Posted by David
Temple Grandin with Horse
We just watched a movie about Dr. Temple Grandin, the famous autistic woman who specializes in ‘thinking in pictures’ and thinking like cattle. I have read about her before in a book called An Anthropologist on Mars, by Oliver Sachs. It’s a fascinating book.
What struck me about the movie was that supposedly she had photographic memory. Really? In years past, I haven’t believed that people could actually have photographic memory. I’ve thought the phenomenon to be either a lie or just a self-misrepresentation, i.e., one might think that they have photographic memory, but that they are actually just really good either at using mnemonic devices or at visualizing.
When I was younger my dad would say that he couldn’t see things in his head, something I also couldn’t believe. I thought that actually he could see things, but just fuzzy and probably no more fuzzy than most other people. I now believe he might not consciously be able to see things, but that he processes his visualizations differently than I do. He can refute me here.
There seems to be different types of thinkers out there. The types are probably connected to the different types of senses: eyes, ears, smell, taste and even touch. I’d probably class smell and taste together, but maybe not.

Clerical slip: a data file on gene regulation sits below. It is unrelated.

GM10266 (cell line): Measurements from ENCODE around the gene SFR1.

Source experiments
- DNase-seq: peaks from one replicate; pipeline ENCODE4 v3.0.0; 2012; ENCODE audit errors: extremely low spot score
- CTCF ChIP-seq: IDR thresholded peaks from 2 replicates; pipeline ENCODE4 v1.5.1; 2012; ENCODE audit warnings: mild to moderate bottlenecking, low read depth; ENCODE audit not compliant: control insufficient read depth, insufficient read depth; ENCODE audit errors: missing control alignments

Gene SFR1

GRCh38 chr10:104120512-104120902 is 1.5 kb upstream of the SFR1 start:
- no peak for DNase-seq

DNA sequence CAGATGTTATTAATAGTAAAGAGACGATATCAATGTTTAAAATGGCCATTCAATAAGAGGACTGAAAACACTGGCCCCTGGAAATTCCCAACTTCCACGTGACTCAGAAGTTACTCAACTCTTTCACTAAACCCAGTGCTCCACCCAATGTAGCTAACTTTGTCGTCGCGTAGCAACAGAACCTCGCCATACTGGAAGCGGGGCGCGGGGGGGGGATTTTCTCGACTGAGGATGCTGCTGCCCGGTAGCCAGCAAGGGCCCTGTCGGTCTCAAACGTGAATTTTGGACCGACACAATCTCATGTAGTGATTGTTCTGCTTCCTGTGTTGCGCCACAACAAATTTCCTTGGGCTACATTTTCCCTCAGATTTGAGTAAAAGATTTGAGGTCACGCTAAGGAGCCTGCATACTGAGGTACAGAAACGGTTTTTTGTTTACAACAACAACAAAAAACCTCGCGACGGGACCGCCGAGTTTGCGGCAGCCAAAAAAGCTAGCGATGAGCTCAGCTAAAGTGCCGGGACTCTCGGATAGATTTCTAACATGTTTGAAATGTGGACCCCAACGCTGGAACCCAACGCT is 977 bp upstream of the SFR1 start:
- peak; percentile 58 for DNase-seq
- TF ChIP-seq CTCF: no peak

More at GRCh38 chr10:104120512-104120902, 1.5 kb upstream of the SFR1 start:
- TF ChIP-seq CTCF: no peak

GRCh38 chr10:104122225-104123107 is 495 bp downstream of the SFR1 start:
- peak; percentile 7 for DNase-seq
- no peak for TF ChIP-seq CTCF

Like Temple, I’m a visual thinker, probably because of my limited speech as my brain developed. (I was a stutterer in grade school and secondary school.) Or maybe it is the other way around. My tendency toward visual thinking limited my speech and reading, but that’s a chicken-egg issue not to side track us here.
So, what kind of thinker would my dad be? Certainly, he will need to class himself, but I’ll give it a shot. He’s probably an auditory ‘visualizer.’ What I see in pictures, he probably hears in his head or ‘thinks’ in his head. This might also be what makes him musically gifted…and me not musically gifted. Now, of course, we all cross the borders of these types. We all visualize and we all audiate. But most people excel in one way or the other based who they are and whence they came.
The savant, on the other hand, would be someone who is really good at one particular way of thinking and not good at the others. Something in their early childhood, during brain development, hindered one or more aspects of their character which focused them into another way of thinking and acting. Temple Grandin would seem to be an example of a savant, which makes me think that she may actually have photographic memory, or at least some very heightened ability to visualize something she looked at briefly. But I’m sure even her photographic memory fades quickly, but we’ll need to ask her!
I do recall having a few dreams in my life that were heightened visually. The scenes were so vivid and so detailed, that I remember thinking (during one dream in particular) that there’s no way that my brain could be manufacturing this level of detail. I still remember one of these dreams, but the detail did not remain. It has all turned to fuzz. This does remind me that I do believe memory is beyond the individual. We may be tapping into more than just our lowly brains can muster.